Which Joe gave his name to ‘sloppy joes’? We look at five interesting sandwiches and their lexical origins.
A violent collision, especially of cars.
- ‘It's a perfectly flat and straight six-lane highway, yet it's also the recurring scene for horrifying smash-ups, for the same reasons the road to Whistler is.’
- ‘The other incident, a five-car smash-up, left drivers moving at a snail's pace after along the Lady Young Road near the Hilton Trinidad.’
- ‘One man is dead and seven others, including two teenage students, remain warded at hospital, after a two-car smash-up at La Romaine on Thursday night.’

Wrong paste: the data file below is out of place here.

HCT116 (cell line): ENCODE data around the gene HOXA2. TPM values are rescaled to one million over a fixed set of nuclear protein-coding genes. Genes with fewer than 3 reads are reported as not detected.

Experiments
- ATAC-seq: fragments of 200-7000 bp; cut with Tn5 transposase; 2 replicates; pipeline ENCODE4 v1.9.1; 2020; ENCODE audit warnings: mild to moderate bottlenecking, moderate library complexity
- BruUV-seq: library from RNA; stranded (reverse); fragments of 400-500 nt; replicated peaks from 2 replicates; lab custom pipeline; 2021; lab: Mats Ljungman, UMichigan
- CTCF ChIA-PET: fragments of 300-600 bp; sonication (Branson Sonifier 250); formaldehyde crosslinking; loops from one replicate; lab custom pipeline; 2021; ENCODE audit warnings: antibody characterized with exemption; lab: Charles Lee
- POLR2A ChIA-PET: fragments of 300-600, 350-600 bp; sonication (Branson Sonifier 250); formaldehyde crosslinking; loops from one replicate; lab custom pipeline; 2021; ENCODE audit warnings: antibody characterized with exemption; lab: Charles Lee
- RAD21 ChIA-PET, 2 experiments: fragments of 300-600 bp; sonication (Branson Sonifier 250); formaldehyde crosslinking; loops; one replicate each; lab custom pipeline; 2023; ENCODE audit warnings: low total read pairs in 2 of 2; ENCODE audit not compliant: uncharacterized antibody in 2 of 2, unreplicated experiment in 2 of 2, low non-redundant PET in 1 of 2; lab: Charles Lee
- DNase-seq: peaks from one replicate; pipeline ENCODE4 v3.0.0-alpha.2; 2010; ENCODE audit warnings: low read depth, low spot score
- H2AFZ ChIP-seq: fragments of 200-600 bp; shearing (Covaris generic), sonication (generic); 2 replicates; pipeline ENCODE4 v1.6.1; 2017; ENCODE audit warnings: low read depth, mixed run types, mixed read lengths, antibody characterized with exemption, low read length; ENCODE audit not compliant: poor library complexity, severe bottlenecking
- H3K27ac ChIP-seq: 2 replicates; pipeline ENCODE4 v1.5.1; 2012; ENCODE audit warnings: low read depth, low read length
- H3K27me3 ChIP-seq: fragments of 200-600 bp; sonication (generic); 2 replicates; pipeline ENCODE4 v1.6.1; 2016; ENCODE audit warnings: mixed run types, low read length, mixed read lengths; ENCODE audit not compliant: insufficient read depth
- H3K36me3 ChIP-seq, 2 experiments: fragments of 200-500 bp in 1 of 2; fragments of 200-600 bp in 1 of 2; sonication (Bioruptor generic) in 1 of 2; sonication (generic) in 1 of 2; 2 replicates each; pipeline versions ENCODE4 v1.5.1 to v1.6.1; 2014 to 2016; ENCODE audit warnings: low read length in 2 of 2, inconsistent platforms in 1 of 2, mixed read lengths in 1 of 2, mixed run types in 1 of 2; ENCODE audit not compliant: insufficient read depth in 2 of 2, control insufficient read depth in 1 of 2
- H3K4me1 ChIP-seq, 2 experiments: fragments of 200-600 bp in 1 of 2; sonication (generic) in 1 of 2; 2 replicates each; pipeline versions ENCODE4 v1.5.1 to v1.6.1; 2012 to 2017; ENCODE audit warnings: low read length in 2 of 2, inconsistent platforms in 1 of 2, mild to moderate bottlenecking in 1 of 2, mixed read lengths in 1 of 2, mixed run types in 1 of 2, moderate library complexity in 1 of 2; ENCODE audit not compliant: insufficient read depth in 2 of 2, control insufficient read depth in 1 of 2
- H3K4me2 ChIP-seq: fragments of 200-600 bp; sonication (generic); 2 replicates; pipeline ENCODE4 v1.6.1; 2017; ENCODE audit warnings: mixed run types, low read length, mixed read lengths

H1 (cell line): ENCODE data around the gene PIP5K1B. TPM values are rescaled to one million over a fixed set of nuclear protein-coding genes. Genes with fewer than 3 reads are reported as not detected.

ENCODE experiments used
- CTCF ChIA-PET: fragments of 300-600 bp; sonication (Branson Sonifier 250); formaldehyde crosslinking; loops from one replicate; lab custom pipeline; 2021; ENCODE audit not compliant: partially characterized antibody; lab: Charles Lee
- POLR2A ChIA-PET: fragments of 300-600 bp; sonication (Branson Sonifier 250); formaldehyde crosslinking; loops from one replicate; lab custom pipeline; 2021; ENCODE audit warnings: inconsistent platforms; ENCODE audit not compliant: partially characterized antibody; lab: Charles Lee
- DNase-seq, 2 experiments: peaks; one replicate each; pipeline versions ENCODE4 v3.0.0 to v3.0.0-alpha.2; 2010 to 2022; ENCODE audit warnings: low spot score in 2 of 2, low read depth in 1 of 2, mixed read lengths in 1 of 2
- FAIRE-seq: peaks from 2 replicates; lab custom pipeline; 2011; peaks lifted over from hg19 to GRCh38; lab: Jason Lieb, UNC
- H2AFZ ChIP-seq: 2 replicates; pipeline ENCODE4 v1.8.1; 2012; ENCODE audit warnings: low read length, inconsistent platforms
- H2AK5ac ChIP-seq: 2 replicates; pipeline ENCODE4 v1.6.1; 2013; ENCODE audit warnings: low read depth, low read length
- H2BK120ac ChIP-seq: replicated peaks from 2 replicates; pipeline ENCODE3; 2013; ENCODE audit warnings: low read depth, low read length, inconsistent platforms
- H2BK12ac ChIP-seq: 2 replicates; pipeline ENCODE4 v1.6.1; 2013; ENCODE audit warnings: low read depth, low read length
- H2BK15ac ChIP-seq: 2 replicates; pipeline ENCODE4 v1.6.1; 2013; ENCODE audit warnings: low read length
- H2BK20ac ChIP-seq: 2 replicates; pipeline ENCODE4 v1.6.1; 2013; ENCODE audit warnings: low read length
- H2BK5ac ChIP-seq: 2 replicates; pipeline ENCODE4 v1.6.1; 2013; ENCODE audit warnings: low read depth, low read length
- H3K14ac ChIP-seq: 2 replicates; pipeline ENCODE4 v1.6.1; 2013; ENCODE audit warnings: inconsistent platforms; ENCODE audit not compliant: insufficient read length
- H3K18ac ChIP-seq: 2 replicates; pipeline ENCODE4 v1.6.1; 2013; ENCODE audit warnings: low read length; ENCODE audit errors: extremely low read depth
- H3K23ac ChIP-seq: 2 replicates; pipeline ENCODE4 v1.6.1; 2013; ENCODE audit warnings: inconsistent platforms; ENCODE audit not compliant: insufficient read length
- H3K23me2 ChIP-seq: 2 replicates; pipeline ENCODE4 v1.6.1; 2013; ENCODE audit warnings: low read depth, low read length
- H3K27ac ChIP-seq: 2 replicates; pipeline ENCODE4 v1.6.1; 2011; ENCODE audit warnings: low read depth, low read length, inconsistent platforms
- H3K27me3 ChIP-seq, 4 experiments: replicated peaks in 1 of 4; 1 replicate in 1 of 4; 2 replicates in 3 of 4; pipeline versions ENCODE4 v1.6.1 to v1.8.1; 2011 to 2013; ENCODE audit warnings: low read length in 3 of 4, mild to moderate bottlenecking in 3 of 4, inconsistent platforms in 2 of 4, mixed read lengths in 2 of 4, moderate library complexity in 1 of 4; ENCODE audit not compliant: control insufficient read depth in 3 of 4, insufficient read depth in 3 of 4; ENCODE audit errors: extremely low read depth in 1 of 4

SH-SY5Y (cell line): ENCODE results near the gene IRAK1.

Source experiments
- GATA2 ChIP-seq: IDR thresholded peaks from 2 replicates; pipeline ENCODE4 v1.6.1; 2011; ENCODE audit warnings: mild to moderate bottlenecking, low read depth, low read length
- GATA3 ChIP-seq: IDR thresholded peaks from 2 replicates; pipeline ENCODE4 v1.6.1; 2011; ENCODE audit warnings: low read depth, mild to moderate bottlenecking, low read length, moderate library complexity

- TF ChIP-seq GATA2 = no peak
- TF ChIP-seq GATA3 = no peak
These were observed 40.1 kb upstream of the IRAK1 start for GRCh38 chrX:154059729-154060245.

- ‘There was severe traffic congestion on Sunset Drive a few minutes before 11 pm but police officers blamed this on a four-car smash-up on the Western Main Road.’
- ‘Around 12.15 am, six cars were involved in a smash-up on Caroni Bridge, where two three-car collisions occurred simultaneously.’
We take a look at several popular, though confusing, punctuation marks.
From Afghanistan to Zimbabwe, discover surprising and intriguing language facts from around the globe.
The definitions of ‘buddy’ and ‘bro’ in the OED have recently been revised. We explore their history and increase in popularity.